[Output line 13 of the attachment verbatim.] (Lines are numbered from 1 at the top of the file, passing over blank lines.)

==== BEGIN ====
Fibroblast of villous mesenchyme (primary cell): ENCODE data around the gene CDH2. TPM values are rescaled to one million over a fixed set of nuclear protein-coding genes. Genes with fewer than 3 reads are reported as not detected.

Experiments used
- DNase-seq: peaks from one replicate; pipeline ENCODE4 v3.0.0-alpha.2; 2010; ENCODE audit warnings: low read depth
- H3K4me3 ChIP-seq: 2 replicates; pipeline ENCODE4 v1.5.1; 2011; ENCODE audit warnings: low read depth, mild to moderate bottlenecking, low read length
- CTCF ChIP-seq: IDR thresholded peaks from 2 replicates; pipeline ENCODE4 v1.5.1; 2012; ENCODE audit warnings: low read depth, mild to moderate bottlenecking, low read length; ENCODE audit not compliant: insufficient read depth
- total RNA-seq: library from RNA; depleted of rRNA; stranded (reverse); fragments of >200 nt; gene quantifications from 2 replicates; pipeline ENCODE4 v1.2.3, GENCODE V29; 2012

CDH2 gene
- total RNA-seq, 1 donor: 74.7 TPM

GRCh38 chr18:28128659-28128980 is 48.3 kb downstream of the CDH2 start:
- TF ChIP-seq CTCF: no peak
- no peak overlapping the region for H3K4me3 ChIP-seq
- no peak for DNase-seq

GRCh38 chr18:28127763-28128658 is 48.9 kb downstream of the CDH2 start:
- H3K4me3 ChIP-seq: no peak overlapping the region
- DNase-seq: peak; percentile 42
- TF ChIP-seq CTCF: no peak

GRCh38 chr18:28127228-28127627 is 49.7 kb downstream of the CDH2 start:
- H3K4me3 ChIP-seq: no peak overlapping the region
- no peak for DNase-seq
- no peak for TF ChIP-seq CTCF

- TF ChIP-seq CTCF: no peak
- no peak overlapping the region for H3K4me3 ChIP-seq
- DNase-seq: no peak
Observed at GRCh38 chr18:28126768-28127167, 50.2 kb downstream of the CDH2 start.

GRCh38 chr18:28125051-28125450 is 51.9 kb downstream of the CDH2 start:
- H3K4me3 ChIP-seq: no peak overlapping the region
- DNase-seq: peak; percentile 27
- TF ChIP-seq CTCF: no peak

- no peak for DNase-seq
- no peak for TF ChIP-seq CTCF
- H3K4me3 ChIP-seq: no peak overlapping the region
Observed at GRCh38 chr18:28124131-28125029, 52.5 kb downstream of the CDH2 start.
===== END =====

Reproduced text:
GRCh38 chr18:28127763-28128658 is 48.9 kb downstream of the CDH2 start: